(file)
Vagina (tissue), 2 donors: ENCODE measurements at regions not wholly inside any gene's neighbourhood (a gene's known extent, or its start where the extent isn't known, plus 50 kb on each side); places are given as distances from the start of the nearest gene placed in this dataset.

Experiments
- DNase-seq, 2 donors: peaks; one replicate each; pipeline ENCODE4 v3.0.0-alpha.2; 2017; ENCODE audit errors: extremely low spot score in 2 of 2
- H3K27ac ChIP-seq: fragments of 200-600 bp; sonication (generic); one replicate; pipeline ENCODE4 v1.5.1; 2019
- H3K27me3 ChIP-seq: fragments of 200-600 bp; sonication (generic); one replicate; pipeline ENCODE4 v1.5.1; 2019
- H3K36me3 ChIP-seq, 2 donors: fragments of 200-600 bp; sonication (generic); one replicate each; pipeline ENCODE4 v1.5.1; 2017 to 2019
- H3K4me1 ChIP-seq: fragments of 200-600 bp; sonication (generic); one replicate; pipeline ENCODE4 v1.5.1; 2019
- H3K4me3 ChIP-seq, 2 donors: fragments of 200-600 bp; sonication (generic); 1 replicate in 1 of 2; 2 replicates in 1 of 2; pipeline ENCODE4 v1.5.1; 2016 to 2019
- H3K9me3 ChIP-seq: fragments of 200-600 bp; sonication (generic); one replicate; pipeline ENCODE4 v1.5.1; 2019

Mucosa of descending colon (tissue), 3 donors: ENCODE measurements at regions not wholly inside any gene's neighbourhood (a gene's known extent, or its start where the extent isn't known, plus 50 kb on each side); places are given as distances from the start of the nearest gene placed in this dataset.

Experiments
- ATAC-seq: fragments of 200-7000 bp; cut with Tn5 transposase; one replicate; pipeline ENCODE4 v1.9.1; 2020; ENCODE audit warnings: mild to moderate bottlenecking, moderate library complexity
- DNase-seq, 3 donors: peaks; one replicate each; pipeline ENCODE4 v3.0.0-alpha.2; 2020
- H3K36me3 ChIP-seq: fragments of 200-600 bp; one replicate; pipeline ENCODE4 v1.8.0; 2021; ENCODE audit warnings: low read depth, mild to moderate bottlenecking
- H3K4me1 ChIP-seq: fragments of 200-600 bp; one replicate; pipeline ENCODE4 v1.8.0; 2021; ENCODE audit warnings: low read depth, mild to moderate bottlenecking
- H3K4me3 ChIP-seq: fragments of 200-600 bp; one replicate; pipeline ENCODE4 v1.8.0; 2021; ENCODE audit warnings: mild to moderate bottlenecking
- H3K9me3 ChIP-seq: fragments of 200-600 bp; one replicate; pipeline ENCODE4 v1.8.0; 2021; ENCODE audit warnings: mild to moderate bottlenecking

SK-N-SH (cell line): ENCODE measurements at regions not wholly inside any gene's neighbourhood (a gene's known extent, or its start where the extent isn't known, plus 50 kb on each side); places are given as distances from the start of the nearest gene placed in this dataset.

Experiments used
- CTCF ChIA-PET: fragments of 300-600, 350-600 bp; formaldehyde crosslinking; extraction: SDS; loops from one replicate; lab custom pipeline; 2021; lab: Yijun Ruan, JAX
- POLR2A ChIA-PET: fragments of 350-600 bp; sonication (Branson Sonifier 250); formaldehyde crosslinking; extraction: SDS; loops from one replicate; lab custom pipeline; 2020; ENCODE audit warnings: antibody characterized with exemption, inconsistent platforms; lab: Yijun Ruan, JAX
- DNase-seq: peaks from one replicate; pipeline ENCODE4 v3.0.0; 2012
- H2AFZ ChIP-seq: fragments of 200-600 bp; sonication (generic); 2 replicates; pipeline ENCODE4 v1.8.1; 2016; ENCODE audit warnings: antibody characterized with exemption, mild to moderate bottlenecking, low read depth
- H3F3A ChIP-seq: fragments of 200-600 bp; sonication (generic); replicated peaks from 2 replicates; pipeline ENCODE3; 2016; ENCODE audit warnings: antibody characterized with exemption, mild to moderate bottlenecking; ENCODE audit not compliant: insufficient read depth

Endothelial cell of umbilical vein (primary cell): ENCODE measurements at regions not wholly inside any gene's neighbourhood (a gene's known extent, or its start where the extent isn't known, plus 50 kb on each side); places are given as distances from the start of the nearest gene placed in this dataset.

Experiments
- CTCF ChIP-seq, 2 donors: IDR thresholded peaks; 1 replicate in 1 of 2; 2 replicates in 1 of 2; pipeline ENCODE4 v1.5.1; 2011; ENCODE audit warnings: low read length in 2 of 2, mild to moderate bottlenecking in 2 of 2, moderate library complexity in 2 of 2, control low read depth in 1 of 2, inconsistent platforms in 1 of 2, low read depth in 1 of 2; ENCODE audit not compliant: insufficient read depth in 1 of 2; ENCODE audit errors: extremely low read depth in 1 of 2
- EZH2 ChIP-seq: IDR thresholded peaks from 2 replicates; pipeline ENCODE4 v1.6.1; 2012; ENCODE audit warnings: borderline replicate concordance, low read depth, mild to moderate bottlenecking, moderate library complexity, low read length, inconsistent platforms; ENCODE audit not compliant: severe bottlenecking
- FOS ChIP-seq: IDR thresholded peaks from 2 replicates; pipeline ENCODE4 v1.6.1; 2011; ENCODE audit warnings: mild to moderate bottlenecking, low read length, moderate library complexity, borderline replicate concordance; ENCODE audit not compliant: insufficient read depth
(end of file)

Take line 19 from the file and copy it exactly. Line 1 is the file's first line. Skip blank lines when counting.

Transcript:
Experiments used